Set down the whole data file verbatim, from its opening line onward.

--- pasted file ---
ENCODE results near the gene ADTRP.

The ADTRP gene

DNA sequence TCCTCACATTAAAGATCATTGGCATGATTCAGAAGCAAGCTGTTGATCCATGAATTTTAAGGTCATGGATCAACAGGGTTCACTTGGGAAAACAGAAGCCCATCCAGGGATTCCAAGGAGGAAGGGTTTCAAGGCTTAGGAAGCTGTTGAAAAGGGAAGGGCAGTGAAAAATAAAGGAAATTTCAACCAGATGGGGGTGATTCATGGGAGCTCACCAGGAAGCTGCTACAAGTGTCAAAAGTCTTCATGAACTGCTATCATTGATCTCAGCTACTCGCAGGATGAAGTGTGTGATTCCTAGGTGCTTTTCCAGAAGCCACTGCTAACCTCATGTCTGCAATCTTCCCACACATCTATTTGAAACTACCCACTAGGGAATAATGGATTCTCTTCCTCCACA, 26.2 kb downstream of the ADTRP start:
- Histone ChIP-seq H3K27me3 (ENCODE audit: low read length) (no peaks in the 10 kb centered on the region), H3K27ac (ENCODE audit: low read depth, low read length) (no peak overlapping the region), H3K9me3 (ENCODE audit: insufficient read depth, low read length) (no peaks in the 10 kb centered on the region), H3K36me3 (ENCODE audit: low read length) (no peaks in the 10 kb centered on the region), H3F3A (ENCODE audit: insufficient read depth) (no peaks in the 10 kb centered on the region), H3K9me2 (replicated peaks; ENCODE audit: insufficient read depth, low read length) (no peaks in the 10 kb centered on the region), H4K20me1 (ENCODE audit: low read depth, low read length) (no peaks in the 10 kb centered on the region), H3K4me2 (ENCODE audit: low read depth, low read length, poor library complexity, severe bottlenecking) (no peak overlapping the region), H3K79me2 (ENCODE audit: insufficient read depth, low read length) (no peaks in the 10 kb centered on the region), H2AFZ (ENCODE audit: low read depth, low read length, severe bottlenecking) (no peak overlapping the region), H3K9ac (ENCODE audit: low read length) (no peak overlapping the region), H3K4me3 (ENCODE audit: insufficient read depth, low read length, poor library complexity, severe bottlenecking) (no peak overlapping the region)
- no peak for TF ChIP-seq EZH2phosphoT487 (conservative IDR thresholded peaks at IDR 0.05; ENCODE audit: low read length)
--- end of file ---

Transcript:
ENCODE results near the gene ADTRP.

The ADTRP gene

DNA sequence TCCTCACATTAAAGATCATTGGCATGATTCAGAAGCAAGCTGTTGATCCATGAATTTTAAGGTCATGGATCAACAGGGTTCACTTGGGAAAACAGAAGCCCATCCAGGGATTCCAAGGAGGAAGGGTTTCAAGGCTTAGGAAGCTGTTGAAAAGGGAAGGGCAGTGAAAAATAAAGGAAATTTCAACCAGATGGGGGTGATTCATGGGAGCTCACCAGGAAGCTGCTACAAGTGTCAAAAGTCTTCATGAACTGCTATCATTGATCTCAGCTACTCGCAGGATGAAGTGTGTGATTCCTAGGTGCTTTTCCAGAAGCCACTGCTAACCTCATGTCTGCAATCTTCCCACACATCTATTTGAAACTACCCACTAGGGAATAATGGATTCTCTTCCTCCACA, 26.2 kb downstream of the ADTRP start:
- Histone ChIP-seq H3K27me3 (ENCODE audit: low read length) (no peaks in the 10 kb centered on the region), H3K27ac (ENCODE audit: low read depth, low read length) (no peak overlapping the region), H3K9me3 (ENCODE audit: insufficient read depth, low read length) (no peaks in the 10 kb centered on the region), H3K36me3 (ENCODE audit: low read length) (no peaks in the 10 kb centered on the region), H3F3A (ENCODE audit: insufficient read depth) (no peaks in the 10 kb centered on the region), H3K9me2 (replicated peaks; ENCODE audit: insufficient read depth, low read length) (no peaks in the 10 kb centered on the region), H4K20me1 (ENCODE audit: low read depth, low read length) (no peaks in the 10 kb centered on the region), H3K4me2 (ENCODE audit: low read depth, low read length, poor library complexity, severe bottlenecking) (no peak overlapping the region), H3K79me2 (ENCODE audit: insufficient read depth, low read length) (no peaks in the 10 kb centered on the region), H2AFZ (ENCODE audit: low read depth, low read length, severe bottlenecking) (no peak overlapping the region), H3K9ac (ENCODE audit: low read length) (no peak overlapping the region), H3K4me3 (ENCODE audit: insufficient read depth, low read length, poor library complexity, severe bottlenecking) (no peak overlapping the region)
- no peak for TF ChIP-seq EZH2phosphoT487 (conservative IDR thresholded peaks at IDR 0.05; ENCODE audit: low read length)